In this podcast from the LSE Impact Blog’s Social Science in the Public Sphere event, Tim Newburn talks about his involvement in the Reading the Riots project, which involved a collaboration with the Guardian to undertake research into the riots of August 2011 at a pace far beyond that which usually characterises academic social science. I’ve interviewed Tim about this in the past (podcasts here and here) and I find the project fascinating on a number of level. One thing that stood out to me in Tim’s talk, which I hadn’t realised prior to my interview with him 6 months ago despite having been glued to the Guardian’s coverage, is the interesting fact that the project has not produced any traditional academic publications. While, to his credit, Tim recognises the consequence this model of publication might have for junior colleagues who need peer-reviewed publications to build research careers, it nonetheless raises an important question of how publishing of this form compares to traditional forms of scholarly communication in the literal sense of making public.
The short answer is that the project’s findings enjoyed a visibility, generated an ‘impact’* and sparked debate to a degree which would have been impossible for research published through traditional channels. The resources and skills which an organisation such as the Guardian is able to bring to bear on a project of this sort (and likewise the BBC with the Great British Class Survey in the second talk at the LSE event linked to above) give a purchase to public scholarship which ensures that it is genuinely ‘public’ in a way that is radically different from much of what is traditionally seen as falling into this category. Perhaps this fact explains some of the criticism that, in particular, the Great British Class Survey attracted?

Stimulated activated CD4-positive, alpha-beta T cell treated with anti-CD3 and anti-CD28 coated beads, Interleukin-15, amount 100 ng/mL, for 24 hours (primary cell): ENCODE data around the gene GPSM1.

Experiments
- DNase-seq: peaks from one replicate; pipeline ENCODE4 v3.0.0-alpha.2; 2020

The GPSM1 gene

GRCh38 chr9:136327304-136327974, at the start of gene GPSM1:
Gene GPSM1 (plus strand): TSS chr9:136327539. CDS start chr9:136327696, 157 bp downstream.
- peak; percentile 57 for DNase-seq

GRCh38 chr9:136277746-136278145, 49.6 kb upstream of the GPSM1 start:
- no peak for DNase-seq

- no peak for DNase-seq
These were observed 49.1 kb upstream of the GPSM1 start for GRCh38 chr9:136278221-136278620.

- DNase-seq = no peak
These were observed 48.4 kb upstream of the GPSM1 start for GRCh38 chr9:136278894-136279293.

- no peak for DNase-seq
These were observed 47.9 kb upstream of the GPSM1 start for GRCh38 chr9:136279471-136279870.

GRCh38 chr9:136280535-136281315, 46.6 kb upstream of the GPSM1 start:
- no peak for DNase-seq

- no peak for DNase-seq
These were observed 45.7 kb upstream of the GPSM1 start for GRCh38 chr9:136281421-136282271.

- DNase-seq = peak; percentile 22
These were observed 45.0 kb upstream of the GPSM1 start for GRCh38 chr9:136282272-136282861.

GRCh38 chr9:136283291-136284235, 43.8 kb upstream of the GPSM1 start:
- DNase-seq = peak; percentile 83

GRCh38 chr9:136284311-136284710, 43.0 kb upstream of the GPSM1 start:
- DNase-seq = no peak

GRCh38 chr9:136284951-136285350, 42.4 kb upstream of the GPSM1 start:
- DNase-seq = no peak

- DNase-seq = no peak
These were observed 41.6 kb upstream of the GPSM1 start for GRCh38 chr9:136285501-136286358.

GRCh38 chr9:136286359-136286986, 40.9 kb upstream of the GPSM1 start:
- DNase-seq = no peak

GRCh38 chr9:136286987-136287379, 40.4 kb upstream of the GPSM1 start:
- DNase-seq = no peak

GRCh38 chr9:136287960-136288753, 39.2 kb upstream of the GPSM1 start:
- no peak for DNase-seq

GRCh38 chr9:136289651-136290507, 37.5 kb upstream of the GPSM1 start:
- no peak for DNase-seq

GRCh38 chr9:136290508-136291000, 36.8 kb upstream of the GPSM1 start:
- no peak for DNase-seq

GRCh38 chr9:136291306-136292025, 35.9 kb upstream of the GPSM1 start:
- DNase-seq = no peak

Obviously a model such as Reading the Riots isn’t easily scalable but Tim raises the interesting point that organisations like the Guardian see projects of this form as part of exploring their future role within a changing media landscape. The long term changes taking place within academia in many ways parallel those which are playing themselves out within the news media and, as the Reading the Riots project illustrates, journalists and news organisation bring hugely valuable things to potential collaborations. It would be interesting to think about what such collaborations might look like beyond ‘headline’ studies such as Reading the Riots and the Great British Class Survey. Is there a middle ground between individual academics working with individual journalists and the sort of large scale collaborative projects which are discussed in the LSE’s event? It seems obvious to me that media collaboration of this sort are a hugely important part of the likely future direction of public scholarship but I’m far from clear in my own mind about what this would look like in practice.
*Though whether it will count as a demonstrable impact for the REF is a question that is discussed in the second half of the podcast. What limited support I have for the concept of ‘impact’ rests on the extent to which, if at all, it recognises and incentivises public scholarship.